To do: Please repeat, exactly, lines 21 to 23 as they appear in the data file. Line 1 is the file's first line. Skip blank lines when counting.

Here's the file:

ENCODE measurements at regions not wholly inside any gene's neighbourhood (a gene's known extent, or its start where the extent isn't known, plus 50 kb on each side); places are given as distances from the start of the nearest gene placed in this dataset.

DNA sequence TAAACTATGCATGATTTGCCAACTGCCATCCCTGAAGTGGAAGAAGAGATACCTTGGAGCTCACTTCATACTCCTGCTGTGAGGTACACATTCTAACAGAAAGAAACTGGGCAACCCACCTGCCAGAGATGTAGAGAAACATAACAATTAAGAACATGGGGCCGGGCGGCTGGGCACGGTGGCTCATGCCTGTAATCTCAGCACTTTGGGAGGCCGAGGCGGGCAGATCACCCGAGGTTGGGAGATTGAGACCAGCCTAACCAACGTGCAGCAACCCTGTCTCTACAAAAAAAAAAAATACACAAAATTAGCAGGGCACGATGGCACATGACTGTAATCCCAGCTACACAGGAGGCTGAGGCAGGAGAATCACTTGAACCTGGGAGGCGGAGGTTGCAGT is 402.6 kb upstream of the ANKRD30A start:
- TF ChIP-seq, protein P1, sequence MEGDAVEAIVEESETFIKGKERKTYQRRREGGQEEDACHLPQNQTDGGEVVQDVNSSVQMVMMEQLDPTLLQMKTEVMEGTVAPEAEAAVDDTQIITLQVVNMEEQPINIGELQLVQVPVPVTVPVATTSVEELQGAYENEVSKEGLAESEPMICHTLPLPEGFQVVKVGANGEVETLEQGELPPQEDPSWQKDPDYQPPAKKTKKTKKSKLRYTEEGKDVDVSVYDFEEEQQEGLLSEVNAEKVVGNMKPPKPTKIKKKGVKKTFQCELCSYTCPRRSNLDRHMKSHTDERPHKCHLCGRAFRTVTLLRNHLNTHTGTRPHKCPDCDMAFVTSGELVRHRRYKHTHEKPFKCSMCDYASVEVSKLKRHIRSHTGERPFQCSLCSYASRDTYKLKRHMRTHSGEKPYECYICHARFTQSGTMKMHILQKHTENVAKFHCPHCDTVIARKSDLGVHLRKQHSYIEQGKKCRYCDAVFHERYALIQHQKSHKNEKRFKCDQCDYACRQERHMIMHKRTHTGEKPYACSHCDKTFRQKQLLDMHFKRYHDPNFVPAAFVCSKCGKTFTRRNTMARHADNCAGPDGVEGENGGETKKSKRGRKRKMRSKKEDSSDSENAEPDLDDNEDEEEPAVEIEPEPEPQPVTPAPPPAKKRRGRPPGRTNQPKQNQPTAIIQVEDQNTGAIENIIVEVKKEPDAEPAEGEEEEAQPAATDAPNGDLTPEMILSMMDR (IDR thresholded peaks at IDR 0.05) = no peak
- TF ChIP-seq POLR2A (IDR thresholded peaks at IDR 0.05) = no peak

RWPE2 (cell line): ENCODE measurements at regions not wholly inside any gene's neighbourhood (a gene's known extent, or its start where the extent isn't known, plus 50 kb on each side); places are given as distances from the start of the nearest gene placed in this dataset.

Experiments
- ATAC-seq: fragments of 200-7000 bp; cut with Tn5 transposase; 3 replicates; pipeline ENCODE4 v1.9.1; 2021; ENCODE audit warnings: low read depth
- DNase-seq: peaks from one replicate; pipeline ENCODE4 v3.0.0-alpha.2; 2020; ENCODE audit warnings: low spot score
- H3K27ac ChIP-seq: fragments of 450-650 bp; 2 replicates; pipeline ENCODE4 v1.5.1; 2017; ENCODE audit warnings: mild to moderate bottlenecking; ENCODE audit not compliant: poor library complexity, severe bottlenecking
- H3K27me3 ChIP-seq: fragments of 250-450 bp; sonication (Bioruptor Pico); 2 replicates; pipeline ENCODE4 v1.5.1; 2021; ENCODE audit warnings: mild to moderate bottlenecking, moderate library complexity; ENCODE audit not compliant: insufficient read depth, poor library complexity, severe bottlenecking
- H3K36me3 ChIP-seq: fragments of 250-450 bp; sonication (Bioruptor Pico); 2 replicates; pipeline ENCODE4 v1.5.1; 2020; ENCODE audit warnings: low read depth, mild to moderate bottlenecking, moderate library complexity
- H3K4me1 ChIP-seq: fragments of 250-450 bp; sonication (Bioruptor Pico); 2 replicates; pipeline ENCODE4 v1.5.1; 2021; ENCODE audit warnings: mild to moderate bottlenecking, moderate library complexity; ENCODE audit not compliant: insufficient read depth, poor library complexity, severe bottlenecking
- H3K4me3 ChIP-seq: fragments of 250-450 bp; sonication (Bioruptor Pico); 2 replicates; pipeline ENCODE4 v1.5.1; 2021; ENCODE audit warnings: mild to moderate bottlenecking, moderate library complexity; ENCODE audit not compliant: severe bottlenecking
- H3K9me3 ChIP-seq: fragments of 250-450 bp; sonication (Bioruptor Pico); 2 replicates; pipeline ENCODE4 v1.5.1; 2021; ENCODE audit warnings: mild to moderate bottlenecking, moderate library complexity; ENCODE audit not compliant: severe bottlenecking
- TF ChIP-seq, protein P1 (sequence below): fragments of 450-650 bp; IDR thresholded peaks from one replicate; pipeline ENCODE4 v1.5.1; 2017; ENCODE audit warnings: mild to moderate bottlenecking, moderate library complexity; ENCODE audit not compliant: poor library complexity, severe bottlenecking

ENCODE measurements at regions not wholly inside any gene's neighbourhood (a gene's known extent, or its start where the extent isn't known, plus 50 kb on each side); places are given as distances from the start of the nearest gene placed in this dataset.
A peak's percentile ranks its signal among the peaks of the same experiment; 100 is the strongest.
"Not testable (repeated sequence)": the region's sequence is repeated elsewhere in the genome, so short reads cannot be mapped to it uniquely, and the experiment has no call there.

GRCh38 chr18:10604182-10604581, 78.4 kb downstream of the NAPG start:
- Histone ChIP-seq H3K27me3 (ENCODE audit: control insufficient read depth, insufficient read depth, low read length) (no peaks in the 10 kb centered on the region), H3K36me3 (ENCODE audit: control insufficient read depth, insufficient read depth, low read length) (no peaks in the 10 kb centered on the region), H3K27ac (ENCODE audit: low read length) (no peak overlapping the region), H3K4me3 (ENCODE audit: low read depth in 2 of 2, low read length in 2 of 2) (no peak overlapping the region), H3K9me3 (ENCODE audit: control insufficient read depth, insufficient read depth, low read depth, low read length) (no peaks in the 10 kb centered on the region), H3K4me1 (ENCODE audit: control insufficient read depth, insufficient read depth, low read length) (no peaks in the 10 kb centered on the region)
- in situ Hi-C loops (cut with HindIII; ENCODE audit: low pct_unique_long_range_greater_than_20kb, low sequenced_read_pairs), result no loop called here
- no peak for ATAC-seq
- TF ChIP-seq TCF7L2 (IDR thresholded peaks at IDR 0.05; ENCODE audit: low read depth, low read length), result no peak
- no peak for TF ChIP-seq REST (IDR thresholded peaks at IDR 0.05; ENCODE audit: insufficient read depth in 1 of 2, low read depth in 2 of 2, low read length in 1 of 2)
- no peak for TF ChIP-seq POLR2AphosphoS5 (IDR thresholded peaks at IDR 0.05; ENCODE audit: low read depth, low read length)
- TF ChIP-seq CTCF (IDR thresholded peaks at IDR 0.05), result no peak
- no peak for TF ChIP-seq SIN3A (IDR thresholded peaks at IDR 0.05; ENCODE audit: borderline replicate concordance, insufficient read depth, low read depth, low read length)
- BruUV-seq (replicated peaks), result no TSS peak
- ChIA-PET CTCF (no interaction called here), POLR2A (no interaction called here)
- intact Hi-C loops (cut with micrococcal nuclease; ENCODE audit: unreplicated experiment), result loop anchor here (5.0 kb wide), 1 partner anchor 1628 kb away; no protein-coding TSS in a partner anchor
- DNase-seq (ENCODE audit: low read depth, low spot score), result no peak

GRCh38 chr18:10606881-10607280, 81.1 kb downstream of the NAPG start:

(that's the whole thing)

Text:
- in situ Hi-C loops (cut with HindIII; ENCODE audit: low pct_unique_long_range_greater_than_20kb, low sequenced_read_pairs), result no loop called here
- no peak for ATAC-seq
- TF ChIP-seq TCF7L2 (IDR thresholded peaks at IDR 0.05; ENCODE audit: low read depth, low read length), result no peak